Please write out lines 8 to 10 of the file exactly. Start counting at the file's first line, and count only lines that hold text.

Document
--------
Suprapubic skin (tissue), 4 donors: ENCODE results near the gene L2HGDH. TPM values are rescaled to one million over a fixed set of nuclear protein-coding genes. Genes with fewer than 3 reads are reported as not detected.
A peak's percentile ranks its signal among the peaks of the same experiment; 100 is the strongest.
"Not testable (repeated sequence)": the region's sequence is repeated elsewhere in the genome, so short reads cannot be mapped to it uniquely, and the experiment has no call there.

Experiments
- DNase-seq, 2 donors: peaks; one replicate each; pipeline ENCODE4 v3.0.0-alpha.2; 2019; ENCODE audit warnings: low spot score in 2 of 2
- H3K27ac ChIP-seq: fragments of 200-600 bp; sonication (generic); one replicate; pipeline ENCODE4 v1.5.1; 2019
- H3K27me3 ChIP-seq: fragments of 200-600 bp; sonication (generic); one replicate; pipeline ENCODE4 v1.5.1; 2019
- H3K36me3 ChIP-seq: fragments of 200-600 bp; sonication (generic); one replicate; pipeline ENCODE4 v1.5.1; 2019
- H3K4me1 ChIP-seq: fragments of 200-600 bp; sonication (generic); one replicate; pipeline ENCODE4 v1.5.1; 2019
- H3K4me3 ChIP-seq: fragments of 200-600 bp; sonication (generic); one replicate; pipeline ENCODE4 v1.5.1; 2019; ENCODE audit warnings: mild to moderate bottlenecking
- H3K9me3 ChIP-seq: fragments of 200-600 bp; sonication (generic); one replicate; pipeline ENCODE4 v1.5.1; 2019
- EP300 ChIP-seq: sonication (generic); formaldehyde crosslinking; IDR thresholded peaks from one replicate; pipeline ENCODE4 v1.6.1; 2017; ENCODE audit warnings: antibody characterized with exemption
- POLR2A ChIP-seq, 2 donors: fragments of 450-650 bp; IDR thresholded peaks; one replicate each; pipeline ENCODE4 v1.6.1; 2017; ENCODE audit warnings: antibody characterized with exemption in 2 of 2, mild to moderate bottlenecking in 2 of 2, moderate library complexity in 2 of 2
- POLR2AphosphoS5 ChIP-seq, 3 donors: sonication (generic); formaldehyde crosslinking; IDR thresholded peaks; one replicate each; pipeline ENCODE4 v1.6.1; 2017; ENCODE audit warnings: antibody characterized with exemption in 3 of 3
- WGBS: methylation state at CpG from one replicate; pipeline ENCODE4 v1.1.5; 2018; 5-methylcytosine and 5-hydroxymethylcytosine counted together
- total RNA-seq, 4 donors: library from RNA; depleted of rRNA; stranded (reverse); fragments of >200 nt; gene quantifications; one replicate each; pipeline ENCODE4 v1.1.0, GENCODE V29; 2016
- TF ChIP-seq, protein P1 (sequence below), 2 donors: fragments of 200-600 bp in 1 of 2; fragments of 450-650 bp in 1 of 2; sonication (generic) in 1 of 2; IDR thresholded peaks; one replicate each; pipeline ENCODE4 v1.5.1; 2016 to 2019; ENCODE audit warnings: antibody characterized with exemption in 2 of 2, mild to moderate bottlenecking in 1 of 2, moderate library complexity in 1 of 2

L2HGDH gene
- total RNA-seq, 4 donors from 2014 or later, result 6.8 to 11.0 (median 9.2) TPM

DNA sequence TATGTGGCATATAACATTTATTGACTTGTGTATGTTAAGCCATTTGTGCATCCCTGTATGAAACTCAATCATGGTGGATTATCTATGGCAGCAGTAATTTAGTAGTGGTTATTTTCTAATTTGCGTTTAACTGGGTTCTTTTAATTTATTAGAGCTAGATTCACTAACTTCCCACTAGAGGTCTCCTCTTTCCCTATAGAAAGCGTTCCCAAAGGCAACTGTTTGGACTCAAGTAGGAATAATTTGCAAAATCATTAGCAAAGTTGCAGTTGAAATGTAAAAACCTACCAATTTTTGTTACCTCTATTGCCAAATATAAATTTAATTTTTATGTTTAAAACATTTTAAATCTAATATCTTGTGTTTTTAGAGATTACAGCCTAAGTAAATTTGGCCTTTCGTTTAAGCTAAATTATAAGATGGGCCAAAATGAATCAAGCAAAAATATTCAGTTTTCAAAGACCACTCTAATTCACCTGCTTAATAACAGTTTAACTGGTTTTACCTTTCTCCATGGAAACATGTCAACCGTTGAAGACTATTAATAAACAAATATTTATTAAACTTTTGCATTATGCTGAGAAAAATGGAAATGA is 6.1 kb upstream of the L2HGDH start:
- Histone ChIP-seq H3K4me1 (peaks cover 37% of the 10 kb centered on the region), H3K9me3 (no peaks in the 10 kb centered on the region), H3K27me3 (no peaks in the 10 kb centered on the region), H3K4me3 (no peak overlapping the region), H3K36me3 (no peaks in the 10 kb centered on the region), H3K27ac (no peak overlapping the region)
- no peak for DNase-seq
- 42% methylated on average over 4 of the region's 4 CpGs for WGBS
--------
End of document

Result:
- H3K36me3 ChIP-seq: fragments of 200-600 bp; sonication (generic); one replicate; pipeline ENCODE4 v1.5.1; 2019
- H3K4me1 ChIP-seq: fragments of 200-600 bp; sonication (generic); one replicate; pipeline ENCODE4 v1.5.1; 2019
- H3K4me3 ChIP-seq: fragments of 200-600 bp; sonication (generic); one replicate; pipeline ENCODE4 v1.5.1; 2019; ENCODE audit warnings: mild to moderate bottlenecking